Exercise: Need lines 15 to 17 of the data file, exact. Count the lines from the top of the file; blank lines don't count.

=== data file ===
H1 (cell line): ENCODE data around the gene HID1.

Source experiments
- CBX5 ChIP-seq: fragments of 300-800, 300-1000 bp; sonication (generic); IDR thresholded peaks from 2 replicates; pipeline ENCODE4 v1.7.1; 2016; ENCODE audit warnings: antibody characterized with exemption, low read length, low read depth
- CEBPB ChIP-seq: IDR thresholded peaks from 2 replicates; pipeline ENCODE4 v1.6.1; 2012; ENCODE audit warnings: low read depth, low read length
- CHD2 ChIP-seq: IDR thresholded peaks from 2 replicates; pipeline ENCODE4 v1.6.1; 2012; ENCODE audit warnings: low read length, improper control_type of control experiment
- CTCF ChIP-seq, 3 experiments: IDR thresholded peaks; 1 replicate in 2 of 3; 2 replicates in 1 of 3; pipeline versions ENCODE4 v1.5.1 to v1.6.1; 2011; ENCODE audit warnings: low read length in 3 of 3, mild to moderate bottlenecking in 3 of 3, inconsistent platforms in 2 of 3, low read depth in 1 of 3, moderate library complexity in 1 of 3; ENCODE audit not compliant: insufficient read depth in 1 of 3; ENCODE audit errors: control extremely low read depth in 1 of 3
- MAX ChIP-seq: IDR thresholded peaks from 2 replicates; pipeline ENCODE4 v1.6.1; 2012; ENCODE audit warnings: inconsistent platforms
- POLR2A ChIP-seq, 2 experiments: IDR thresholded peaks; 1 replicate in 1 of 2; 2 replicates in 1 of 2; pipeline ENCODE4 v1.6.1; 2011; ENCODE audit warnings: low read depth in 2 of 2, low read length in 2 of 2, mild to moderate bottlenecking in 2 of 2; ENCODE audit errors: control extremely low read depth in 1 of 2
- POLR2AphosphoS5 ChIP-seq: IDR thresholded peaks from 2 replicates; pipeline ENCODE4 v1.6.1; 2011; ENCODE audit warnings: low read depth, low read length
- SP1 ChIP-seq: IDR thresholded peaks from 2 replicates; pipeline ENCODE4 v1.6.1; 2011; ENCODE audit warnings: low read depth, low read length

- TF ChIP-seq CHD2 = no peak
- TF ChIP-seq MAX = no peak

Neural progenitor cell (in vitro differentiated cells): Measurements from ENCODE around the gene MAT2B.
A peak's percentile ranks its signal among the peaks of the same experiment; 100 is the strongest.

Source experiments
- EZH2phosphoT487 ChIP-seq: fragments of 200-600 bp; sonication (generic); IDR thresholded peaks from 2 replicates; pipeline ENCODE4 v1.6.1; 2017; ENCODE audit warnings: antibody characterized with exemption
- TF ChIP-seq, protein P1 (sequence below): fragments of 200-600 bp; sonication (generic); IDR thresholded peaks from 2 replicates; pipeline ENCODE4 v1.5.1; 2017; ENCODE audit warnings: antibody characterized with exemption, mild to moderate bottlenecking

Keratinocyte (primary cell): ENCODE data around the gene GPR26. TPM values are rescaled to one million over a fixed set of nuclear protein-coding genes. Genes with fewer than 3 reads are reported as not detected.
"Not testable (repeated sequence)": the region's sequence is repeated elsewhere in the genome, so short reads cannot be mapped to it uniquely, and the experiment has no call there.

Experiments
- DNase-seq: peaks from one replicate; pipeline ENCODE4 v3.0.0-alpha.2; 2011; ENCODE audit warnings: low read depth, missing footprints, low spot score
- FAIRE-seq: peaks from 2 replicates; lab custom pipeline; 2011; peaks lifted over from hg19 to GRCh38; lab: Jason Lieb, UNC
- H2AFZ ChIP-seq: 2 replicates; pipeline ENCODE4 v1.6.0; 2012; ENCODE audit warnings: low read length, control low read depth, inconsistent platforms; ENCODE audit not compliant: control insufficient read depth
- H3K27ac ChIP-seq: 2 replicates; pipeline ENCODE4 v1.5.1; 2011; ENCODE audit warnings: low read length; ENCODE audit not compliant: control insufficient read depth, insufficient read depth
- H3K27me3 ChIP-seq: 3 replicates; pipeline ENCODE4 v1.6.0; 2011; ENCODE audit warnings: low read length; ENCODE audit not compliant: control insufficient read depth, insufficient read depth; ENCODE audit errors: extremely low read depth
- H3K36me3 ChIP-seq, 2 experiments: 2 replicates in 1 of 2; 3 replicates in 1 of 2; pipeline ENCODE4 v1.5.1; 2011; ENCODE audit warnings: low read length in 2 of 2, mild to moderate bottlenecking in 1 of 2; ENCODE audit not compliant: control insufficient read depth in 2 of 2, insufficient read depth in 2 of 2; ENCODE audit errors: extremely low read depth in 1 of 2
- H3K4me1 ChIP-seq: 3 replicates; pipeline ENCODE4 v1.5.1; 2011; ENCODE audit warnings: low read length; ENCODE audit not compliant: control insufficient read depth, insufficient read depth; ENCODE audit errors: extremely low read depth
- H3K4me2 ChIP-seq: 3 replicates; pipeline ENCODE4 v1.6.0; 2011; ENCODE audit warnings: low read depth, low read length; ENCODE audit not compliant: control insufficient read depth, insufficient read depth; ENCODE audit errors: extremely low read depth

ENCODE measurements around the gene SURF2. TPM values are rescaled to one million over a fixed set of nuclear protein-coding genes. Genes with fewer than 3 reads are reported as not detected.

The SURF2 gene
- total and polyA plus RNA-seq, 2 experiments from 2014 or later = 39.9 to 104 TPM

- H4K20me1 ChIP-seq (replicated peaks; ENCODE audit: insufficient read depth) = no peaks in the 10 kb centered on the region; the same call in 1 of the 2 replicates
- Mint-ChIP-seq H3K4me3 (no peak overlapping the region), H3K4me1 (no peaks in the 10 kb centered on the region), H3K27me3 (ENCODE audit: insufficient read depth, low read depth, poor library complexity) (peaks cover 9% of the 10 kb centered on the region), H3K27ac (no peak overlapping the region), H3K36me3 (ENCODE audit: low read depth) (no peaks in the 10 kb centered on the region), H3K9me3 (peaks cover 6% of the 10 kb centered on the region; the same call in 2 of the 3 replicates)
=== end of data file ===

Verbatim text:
Source experiments
- EZH2phosphoT487 ChIP-seq: fragments of 200-600 bp; sonication (generic); IDR thresholded peaks from 2 replicates; pipeline ENCODE4 v1.6.1; 2017; ENCODE audit warnings: antibody characterized with exemption
- TF ChIP-seq, protein P1 (sequence below): fragments of 200-600 bp; sonication (generic); IDR thresholded peaks from 2 replicates; pipeline ENCODE4 v1.5.1; 2017; ENCODE audit warnings: antibody characterized with exemption, mild to moderate bottlenecking